A new charitable foundation has been launched by the International Egg Commission at its spring conference in Vienna, intended to provide people in developing countries with greater access to eggs.

The International Egg Foundation (IEF), as the new body is called, aims to help combat malnutrition and provide undernourished people with access to a sustainable diet.

Figures from the UN’s Food and Agriculture Organization show that 870m people suffer from chronic hunger globally, including 171m children under five years old.

“A lack of access to high-quality protein is a major problem for many people living in developing countries,” said Bart Jan Krouwel (pictured), chairman of the new foundation.

“Eggs have two key advantages when it comes to helping to improve diets – they are one of the most accessible forms of high-quality protein and they have a low carbon footprint, making them a truly sustainable option.”

The IEF will work with leading charities, universities and egg businesses around the world to provide financial support and technical advice to increase egg production in developing countries.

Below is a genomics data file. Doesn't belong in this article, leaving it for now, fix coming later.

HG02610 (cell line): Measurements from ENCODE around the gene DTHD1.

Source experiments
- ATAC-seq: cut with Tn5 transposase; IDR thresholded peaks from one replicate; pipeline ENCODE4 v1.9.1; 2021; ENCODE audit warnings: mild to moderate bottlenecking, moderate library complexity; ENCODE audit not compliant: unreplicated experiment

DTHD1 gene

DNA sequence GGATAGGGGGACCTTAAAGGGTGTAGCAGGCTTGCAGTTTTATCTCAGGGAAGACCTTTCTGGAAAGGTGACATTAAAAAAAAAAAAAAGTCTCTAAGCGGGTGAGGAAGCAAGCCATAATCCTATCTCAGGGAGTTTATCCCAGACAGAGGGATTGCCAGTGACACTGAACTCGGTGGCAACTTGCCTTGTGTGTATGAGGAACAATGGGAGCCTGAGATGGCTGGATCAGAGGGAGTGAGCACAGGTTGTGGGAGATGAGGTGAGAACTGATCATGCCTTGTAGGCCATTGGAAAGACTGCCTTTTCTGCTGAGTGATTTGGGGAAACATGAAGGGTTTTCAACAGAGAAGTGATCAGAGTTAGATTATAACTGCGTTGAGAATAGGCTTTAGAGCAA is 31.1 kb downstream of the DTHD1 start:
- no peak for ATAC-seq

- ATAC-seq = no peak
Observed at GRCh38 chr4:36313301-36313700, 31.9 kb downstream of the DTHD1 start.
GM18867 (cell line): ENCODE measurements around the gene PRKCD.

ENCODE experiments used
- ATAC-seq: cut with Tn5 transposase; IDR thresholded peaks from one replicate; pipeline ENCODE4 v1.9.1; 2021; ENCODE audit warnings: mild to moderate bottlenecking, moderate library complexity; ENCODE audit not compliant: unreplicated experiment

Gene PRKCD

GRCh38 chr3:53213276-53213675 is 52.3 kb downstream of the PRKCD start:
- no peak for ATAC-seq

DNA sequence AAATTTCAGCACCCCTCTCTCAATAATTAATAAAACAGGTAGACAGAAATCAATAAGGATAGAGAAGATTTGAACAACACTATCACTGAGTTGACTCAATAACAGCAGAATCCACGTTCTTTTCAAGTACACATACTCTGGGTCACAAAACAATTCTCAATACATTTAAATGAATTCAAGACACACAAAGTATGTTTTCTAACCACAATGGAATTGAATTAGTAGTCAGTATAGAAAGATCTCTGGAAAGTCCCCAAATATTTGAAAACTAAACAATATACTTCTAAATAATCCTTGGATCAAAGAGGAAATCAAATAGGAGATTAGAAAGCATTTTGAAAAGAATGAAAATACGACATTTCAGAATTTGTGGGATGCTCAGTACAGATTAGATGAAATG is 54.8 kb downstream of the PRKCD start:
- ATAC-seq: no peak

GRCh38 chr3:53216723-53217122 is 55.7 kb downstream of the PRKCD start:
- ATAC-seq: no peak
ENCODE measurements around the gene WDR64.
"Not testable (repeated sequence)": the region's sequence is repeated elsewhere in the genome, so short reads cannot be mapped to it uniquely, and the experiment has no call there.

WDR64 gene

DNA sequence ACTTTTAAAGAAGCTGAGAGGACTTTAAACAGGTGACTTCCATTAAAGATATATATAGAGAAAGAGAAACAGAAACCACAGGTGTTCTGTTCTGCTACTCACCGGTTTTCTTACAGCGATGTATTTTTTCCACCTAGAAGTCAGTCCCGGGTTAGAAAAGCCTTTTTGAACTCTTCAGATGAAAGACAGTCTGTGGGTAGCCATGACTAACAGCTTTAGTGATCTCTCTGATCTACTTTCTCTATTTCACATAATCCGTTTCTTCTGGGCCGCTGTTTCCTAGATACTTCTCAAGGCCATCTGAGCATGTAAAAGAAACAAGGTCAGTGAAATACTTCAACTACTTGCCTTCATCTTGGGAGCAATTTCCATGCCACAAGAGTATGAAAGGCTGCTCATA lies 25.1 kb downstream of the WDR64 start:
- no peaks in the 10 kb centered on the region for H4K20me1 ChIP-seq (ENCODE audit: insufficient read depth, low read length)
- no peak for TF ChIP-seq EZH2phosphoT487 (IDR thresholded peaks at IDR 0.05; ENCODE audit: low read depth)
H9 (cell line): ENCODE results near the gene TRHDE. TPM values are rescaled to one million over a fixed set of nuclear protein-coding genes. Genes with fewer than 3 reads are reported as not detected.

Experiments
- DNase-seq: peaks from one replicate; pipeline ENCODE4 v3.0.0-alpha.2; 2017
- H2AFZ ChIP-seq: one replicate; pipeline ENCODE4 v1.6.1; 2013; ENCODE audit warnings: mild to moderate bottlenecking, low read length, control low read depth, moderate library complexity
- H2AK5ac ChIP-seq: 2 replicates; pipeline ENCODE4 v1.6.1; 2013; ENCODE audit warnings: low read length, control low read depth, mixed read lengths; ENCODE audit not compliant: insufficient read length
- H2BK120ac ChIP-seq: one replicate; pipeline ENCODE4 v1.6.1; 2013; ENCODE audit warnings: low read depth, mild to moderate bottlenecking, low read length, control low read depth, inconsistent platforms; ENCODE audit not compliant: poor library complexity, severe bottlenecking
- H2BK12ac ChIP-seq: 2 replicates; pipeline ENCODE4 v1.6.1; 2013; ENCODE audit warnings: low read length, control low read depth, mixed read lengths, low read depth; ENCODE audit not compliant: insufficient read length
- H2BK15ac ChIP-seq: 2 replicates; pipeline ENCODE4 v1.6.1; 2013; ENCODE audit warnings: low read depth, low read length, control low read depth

It will provide technical advice, as well as financial assistance to farmers and entrepreneurs, to help them increase their own local egg production.

“As well as providing access to food, small-scale egg production schemes have been proven to help people in developing countries achieve financial independence and increase their social standing,” added Mr Krouwel. “They have also proven highly successful in encouraging a sense of community in refugee situations.”

For a full report on the IEC conference check out the May issue of Poultry World